The CaBA Monitoring and Evaluation reports summarise CaBA’s main impacts and achievements at national level. Catchment Partnerships now deliver a wide range of multiple benefit projects. In addition to the habitat restoration, biodiversity and rural diffuse pollution focus of many partnerships, areas of focus include urban water quality, natural flood management, natural capital and ecosystem services and low flows. Over 60 partnerships are engaged with their local water company, and some work closely with water companies on innovative catchment solutions to water and wastewater management issues. Partnerships also work with local authorities and developers to address integrated flood risk, promote the use of sustainable drainage systems (SuDS) and other green-blue infrastructure and manage the urban water environment. Community engagement underpins CaBA nationwide, with over 14,000 volunteers and citizen scientists now actively involved.
In his opinion piece in WWT in September 2018 Dr Phil Aldous asks “do we really have the will to apply catchment management in urban areas?” The response of the CaBA NSG is “of course, we’re already doing it”.
Partners’ work under CaBA has transformed the level of ambition to engage with communities and all interested parties to deliver improvements to the water environment that maximise benefits for people and wildlife. These benefits increasingly provide social and economic as well as environmental benefits, with CaBA activity contributing to resilience to climate change, more resource efficient and sustainable businesses, and improving the health and wellbeing of local communities.
As a trail-blazing country-scale project to empower local engagement, CaBA has attracted significant interest from deliverers and researchers in other European member states interested in approaches to better implement the WFD. Projects such as WaterCoG have helped to promote CaBA internationally, and directly influenced water management in countries such as Denmark, Sweden and Finland.
The water environment (streams and rivers, lakes, wetlands, beaches and coastline) and its contributing catchments provide many of the natural capital and ecosystem services on which we rely. The government’s 25 Year Environment Plan puts natural capital at the heart of environmental protection, sees catchment approaches as a key delivery mechanism to achieve a range of goals, and recognises the role of Catchment Partnerships in supporting strong local leadership and delivery. The Catchment Management Declaration and Blueprint for PR19 - Shared Principles for Collaboration also demonstrate strong national cross-sector support for CaBA.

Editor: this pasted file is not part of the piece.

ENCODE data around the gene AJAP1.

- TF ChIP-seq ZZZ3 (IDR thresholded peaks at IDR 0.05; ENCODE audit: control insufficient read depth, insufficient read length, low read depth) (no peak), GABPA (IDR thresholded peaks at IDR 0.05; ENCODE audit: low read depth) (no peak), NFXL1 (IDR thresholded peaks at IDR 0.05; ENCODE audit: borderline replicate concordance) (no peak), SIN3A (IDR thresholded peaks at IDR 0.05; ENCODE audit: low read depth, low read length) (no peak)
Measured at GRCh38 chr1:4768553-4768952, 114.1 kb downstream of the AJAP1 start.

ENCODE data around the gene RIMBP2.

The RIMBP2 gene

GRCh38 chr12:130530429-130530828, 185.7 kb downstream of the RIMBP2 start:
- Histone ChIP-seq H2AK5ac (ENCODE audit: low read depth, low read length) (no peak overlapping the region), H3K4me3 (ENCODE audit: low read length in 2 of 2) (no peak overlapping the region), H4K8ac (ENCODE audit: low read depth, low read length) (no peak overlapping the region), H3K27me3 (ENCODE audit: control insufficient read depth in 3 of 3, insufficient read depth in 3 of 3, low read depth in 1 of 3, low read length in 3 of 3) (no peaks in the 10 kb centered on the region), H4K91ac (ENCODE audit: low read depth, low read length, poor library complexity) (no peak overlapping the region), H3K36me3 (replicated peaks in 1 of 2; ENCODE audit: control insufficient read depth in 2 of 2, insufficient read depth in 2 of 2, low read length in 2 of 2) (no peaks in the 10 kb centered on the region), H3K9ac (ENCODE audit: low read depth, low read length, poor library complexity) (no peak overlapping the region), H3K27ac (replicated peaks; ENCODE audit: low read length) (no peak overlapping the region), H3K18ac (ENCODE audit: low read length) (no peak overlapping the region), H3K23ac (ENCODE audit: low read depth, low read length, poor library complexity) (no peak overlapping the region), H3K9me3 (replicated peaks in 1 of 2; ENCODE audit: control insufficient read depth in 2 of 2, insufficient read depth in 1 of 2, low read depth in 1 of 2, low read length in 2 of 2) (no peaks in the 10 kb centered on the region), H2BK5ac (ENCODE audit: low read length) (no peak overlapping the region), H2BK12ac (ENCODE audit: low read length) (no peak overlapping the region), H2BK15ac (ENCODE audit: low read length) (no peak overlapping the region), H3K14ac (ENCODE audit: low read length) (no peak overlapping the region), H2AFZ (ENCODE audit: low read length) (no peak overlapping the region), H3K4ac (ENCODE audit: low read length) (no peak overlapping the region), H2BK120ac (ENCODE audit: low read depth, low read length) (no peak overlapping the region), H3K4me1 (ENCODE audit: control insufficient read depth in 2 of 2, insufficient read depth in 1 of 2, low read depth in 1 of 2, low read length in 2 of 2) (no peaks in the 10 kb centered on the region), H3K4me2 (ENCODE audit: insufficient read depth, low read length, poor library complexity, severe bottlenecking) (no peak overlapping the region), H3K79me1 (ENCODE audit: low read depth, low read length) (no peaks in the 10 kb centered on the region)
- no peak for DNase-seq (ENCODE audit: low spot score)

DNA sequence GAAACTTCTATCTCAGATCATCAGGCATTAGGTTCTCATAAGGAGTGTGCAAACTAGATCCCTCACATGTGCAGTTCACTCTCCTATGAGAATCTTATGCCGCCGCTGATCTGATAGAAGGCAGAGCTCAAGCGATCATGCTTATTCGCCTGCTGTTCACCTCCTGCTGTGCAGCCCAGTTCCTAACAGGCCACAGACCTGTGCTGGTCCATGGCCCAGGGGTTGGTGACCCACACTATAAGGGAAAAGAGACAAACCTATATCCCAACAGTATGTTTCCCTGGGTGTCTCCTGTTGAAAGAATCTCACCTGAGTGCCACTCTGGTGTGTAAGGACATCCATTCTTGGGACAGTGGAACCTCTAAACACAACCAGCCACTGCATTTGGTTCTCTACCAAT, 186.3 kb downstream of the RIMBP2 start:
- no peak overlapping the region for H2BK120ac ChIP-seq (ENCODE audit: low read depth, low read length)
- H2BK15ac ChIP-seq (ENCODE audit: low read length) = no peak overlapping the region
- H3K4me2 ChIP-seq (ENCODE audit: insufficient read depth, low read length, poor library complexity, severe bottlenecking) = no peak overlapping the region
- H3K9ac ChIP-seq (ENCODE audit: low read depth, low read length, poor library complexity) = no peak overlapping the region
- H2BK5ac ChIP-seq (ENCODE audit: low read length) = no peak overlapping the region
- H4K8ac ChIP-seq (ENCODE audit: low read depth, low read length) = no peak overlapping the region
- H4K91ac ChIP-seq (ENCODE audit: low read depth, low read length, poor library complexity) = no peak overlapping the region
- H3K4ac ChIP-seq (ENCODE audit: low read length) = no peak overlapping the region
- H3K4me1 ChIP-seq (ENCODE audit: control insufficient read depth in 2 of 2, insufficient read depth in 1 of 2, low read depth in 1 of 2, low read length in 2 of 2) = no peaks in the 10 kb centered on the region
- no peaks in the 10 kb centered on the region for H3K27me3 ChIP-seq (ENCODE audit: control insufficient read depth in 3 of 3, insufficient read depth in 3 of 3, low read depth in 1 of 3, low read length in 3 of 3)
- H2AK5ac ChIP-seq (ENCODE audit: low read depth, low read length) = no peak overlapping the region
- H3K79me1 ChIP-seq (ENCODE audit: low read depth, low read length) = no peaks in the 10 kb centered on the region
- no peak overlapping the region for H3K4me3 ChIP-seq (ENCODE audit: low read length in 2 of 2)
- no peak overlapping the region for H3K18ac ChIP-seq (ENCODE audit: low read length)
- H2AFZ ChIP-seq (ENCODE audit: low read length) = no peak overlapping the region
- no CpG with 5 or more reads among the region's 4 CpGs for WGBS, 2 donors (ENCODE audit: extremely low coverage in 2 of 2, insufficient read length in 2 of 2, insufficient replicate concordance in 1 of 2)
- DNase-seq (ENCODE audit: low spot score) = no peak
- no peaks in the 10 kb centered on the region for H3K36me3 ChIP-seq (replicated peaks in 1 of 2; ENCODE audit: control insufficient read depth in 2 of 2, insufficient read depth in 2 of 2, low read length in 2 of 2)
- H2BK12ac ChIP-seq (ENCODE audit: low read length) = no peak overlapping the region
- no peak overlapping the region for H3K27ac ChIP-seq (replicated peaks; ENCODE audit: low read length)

Water and sewerage companies have emerging challenges in relation to removal of chemicals and nutrients from raw water and from discharges, and in developing Drainage and Wastewater Management Plans which will consider a broad range of catchment interventions. These areas should benefit from Catchment Partnership expertise, and through significant catchment investment in planning and delivery, these areas represent real opportunities for CaBA.
The big challenges for CaBA are to ensure it has capacity to address active catchment issues, to link in with new and existing catchment programmes, and to continue to draw in a broad range of partners to support the approach – including business and industry. This will keep it energised and sustainable. The partnership approach is not always easy. Partnership working takes a lot of ‘will’ from individuals, requires commitment and support from partner organisations, and needs strong but flexible leadership from a key partner or partners to be successful. Limited funding adds to the challenge. The direction of travel for CaBA, however, is positive and exciting, engaging an ever growing range of stakeholders, and undertaking an increasingly important role in integrated catchment management.
For more information see https://www.catchmentbasedapproach.org.